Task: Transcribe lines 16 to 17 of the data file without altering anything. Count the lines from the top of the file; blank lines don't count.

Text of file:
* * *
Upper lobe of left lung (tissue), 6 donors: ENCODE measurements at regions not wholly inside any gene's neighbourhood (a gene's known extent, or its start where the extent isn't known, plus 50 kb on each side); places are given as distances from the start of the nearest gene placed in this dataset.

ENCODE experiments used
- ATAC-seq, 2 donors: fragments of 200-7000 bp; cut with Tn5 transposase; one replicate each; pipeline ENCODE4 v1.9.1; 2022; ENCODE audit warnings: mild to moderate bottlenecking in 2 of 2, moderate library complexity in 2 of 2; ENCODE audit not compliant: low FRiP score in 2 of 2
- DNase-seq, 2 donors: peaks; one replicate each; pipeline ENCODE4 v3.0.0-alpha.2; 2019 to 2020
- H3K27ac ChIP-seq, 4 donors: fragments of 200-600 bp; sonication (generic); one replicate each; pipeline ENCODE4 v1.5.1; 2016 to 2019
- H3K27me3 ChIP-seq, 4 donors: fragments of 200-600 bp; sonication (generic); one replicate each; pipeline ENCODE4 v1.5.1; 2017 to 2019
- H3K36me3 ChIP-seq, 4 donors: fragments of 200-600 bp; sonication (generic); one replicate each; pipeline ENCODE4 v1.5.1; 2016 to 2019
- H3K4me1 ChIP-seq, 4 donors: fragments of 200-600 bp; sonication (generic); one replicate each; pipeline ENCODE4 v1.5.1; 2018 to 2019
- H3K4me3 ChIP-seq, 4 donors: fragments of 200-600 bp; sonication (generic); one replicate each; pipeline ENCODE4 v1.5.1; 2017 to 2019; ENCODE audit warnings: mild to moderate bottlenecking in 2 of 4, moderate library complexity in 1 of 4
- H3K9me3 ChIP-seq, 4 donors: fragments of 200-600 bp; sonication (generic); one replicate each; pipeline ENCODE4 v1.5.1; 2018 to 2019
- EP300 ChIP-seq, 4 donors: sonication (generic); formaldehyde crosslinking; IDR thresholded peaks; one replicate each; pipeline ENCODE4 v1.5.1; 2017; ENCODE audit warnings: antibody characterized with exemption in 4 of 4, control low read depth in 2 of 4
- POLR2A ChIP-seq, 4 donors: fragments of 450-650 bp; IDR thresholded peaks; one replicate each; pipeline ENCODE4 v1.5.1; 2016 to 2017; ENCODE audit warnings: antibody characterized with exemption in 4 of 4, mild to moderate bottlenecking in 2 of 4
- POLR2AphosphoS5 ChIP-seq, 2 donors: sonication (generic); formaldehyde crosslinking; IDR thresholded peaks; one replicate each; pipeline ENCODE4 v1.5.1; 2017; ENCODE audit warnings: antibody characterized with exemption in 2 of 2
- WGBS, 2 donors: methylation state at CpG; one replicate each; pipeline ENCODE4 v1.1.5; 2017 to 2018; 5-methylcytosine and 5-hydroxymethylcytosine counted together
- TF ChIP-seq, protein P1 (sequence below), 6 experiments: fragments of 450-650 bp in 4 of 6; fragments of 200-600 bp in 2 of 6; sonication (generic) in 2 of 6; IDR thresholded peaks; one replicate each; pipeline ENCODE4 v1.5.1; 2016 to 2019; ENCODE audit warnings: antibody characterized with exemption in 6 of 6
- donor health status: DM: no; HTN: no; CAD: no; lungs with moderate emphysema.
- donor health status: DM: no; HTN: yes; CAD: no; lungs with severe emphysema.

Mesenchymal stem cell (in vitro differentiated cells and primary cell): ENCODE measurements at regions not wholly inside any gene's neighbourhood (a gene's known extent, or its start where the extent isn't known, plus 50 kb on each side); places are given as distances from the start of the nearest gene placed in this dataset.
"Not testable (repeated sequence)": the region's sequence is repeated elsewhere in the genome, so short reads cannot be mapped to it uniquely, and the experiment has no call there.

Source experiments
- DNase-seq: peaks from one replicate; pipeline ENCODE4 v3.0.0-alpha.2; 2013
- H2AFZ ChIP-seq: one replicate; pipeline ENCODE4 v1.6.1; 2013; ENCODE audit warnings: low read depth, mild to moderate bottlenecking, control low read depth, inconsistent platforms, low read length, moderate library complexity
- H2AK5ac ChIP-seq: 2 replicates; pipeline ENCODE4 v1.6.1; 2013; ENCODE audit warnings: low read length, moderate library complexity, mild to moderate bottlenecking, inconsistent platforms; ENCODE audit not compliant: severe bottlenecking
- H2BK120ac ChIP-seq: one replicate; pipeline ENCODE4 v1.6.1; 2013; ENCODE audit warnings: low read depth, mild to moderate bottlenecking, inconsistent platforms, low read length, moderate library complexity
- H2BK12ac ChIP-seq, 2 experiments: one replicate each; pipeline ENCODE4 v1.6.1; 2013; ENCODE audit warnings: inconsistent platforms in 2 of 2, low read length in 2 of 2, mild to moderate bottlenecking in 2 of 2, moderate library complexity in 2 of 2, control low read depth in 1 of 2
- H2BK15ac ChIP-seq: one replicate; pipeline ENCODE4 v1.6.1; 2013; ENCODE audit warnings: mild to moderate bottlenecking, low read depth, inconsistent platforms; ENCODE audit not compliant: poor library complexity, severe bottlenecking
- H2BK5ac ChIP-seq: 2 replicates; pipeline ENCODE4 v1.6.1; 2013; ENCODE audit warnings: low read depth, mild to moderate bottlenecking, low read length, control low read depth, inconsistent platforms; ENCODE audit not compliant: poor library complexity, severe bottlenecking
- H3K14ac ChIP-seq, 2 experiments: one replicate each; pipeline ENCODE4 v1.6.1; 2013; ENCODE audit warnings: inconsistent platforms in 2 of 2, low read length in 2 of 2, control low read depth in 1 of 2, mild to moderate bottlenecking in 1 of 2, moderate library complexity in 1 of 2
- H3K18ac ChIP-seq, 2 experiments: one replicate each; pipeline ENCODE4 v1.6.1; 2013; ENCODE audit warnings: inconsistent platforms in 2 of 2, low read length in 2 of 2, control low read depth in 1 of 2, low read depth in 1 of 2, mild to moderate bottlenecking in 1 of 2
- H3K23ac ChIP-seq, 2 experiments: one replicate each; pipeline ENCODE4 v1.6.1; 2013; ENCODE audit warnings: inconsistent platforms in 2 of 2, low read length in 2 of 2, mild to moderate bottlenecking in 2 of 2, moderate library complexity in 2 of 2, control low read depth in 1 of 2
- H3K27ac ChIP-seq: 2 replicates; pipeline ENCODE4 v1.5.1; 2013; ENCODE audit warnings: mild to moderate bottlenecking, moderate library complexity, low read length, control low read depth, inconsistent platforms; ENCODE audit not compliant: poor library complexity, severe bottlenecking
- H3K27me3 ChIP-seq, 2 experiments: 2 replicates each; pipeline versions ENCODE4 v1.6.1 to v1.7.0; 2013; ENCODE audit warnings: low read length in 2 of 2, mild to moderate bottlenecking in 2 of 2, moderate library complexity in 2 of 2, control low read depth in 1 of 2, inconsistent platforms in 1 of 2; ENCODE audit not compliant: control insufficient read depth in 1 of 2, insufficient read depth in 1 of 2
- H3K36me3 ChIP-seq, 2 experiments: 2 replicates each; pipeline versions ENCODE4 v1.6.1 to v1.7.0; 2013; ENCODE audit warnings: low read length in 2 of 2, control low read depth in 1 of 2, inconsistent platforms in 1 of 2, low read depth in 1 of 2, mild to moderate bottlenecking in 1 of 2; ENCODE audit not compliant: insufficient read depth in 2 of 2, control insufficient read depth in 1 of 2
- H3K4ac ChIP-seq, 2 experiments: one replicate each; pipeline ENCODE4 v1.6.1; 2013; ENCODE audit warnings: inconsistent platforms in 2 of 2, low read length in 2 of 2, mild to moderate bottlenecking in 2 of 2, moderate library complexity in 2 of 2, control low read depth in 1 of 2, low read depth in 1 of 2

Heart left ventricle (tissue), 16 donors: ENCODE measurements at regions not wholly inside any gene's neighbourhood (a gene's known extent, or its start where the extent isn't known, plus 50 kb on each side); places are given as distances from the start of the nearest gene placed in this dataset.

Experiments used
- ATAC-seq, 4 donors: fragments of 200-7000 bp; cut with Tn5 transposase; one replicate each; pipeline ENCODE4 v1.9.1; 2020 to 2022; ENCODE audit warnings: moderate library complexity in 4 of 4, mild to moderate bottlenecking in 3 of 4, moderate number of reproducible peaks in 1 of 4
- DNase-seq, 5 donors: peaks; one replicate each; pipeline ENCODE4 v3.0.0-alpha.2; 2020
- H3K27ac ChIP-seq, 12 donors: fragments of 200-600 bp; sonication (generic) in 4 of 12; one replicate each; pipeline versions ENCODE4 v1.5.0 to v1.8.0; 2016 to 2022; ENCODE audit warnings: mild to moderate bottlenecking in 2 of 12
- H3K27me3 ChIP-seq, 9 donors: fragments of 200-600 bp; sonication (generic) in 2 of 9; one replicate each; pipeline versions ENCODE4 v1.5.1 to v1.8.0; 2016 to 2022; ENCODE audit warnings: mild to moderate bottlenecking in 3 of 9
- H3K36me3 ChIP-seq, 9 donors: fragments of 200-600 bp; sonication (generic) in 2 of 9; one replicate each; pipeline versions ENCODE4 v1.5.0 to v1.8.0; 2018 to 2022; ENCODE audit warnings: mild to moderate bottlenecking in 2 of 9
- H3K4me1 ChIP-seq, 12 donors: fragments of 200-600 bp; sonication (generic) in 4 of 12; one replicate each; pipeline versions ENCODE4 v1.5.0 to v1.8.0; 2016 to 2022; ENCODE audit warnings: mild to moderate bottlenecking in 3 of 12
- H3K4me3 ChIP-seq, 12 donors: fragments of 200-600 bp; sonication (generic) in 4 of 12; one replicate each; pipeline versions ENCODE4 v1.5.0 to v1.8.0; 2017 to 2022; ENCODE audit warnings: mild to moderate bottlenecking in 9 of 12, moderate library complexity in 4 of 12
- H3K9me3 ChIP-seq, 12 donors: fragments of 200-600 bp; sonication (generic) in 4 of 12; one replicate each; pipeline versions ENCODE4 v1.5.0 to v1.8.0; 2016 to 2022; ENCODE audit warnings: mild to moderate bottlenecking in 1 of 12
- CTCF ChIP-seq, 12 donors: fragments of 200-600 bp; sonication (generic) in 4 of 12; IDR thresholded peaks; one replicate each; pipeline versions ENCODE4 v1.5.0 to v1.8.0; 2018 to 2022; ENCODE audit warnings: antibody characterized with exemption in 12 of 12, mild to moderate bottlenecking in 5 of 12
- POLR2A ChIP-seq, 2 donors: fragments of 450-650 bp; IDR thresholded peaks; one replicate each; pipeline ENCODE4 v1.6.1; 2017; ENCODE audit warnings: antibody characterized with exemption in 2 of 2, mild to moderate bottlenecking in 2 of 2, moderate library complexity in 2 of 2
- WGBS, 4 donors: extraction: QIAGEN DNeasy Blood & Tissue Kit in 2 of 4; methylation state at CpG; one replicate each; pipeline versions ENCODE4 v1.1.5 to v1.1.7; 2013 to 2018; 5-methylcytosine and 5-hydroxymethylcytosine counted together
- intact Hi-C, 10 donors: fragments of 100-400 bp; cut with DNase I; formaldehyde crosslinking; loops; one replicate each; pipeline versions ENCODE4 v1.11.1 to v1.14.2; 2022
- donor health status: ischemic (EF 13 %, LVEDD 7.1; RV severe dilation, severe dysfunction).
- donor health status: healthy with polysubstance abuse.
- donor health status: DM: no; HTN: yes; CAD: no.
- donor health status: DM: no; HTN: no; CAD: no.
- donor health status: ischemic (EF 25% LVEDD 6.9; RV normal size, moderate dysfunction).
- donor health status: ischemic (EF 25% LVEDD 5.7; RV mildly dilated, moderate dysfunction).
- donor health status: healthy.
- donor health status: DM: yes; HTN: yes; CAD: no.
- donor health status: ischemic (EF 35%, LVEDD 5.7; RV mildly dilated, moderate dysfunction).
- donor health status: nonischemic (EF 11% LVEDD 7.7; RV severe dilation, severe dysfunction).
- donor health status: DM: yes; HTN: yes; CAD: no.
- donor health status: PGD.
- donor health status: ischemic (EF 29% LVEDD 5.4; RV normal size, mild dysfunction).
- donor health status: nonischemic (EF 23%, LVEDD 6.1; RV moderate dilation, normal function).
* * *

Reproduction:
- donor health status: DM: no; HTN: no; CAD: no; lungs with moderate emphysema.
- donor health status: DM: no; HTN: yes; CAD: no; lungs with severe emphysema.